Friday, May 8, 2015

Birthday Take: Michel Gondry in "Eternal Sunshine of the Spotless Mind"

Left to right: Kate Winslet and Jim Carrey in Eternal Sunshine of the Spotless Mind
Welcome to The Birthday Take, a column dedicated to celebrating Oscar nominees and winners' birthdays by paying tribute to the work that got them noticed. This isn't meant to be an exhaustive retrospective, but more of a highlight of one nominated work that makes them noteworthy. The column will run whenever there is a birthday and will hopefully give a dense exploration of the finest performances and techniques applied to film. So please join me as we blow out the candles and dig into the delicious substance.

The Facts

Recipient: Michel Gondry
Born: May 8, 1963 (52 years old)
Nomination: Best Original Screenplay - Eternal Sunshine of the Spotless Mind (won)

The Take

There are very few inventive film directors working in a mainstream capacity today as that of Michel Gondry. While his stature hasn't been as big in recent years, it is quite possible that his work has remained some of the most strikingly beautiful and abstract work of the past 15 years. He is a director who takes chances and makes films like The Science of Sleep, which incorporates many styles into a final blended production of mind altering images. He even made a documentary called Is the Man Who is Tall Happy?, which was entirely animated. While he has fallen into an acquired taste mold, he remains just as daunting as ever.

Still, he is unlikely to ever top the masterful work that he did in Eternal Sunshine of the Spotless Mind. While it is only loosely resembling a sci-fi film, it manages to combine everything that makes Gondry so excellent into a package that focuses on a feeling that most of the audience has had: romance. Through the story of a man opting into a surgery of sorts to remove memories of his ex-girlfriend, the story enters into a mind that is crumbling, choosing to focus on the way that moments shift as he tries to hold onto them, eventually forgetting why he opted into this process in the first place. It is a torturous experience and one that seems universal in every respects.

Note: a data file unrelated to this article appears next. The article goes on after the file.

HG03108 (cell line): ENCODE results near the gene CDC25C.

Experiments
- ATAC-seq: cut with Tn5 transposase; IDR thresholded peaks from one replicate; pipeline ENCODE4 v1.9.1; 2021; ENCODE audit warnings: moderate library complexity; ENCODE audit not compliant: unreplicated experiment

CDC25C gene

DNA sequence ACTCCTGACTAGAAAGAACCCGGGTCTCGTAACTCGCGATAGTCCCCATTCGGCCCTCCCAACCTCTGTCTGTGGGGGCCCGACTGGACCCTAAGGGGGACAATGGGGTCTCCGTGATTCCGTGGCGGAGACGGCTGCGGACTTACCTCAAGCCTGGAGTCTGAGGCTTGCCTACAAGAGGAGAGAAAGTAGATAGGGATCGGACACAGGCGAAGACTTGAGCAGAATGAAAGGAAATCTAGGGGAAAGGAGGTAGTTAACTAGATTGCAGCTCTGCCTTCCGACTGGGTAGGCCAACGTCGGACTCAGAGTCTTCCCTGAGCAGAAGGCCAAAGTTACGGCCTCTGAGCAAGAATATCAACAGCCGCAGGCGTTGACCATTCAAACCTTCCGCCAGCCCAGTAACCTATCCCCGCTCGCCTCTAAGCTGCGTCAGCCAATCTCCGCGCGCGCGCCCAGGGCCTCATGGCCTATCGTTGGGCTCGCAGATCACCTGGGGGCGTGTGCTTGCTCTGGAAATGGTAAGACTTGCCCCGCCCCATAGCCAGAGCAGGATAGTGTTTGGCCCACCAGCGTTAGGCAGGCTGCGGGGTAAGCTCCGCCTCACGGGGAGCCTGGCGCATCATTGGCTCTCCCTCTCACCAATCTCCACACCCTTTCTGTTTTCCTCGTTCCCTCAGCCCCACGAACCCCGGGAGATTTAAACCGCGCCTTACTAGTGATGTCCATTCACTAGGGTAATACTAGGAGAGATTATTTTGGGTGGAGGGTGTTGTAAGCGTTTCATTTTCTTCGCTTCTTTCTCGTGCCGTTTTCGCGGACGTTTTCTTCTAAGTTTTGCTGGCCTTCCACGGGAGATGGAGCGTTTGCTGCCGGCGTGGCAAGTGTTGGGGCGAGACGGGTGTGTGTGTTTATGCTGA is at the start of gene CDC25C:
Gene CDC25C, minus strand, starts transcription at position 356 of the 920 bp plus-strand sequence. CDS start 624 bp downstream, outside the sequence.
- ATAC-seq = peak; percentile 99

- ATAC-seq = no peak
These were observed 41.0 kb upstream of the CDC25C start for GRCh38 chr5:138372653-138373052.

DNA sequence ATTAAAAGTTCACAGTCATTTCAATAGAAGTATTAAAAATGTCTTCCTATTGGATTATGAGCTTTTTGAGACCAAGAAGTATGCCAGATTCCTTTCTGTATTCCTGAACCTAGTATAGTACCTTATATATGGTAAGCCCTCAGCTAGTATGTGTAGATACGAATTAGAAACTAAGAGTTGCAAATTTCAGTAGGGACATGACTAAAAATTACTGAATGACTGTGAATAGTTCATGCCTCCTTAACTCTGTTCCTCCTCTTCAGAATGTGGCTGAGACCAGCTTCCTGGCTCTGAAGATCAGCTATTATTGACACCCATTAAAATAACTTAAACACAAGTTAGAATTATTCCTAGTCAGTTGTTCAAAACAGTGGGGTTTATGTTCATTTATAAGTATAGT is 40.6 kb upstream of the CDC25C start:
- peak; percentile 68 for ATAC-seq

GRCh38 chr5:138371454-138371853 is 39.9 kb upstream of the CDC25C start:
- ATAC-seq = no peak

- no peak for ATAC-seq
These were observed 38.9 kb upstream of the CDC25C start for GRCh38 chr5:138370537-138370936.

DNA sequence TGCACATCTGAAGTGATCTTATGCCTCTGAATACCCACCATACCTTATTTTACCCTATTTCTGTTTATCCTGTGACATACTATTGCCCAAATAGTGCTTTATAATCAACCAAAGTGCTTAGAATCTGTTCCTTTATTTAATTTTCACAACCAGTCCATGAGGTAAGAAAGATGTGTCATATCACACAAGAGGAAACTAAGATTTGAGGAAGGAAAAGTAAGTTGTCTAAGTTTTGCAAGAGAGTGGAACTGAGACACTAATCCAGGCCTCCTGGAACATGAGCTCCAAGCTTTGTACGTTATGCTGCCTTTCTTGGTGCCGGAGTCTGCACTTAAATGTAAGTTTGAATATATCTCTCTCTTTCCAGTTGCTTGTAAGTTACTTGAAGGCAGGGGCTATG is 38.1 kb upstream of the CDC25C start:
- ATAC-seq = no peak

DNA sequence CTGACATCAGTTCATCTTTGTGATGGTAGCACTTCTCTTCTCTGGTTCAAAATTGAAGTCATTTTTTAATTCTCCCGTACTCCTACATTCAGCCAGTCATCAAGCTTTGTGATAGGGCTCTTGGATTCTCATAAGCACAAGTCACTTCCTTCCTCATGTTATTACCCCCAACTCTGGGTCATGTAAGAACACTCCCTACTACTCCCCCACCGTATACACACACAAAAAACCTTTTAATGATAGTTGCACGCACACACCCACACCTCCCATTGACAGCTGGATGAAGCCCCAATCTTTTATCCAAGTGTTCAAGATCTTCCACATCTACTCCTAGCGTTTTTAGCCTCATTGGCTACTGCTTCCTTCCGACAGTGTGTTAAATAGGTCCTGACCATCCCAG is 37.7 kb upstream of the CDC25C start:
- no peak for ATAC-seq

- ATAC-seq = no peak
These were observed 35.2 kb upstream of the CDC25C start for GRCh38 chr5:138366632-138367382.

It could be that there were surprisingly effective performances by Kate Winslet and Jim Carrey that anchored the film. It could be that even in the dark and conflicting nature of it all, there was an occasional bounce into something happier and more unnerving. It was a study of love that didn't end with convenience, but ended up creating a loop that answered the questions to love without actually saying much. The film is a visually impressive film that is unlike any other psychological experimental films out there. There are still moments that don't make sense visually or technically, but add so much emphasis to the film that it doesn't seem to matter. Gondry has created something wholly satisfying.

It could also be that Gondry had teamed up with Charlie Kaufman, who remains one of the more perplexing writings with a filmography that includes Being John Malkovich and Synechdoche, New York. If anything, the film works because it is a clashing of a visual mastermind and a narrative mastermind in ways that helped to better understand cinema's potential. It is a reason that the film continues to remain so relevant and powerful over 10 years later. The characters feel organic despite the continuous dives into insane and abstract moments that don't intend to make entire sense. It captures insecurity unlike any other film on a mainstream platform. For that alone, the film is rather exceptional.

Maybe Gondry will never make something as accepted as Eternal Sunshine of the Spotless Mind. That is to be expected, as he hasn't really done much that is that accessible. While his latest Blue Indigo has all of the visual wonderment of his best, it isn't necessarily an easy story to digest. It is conflicting and maybe tonally off. However, he is an artist who challenges the medium and when he's on, he makes something far more sublime than the average filmmaker. The only hope is that he is able to do it again sometime soon.

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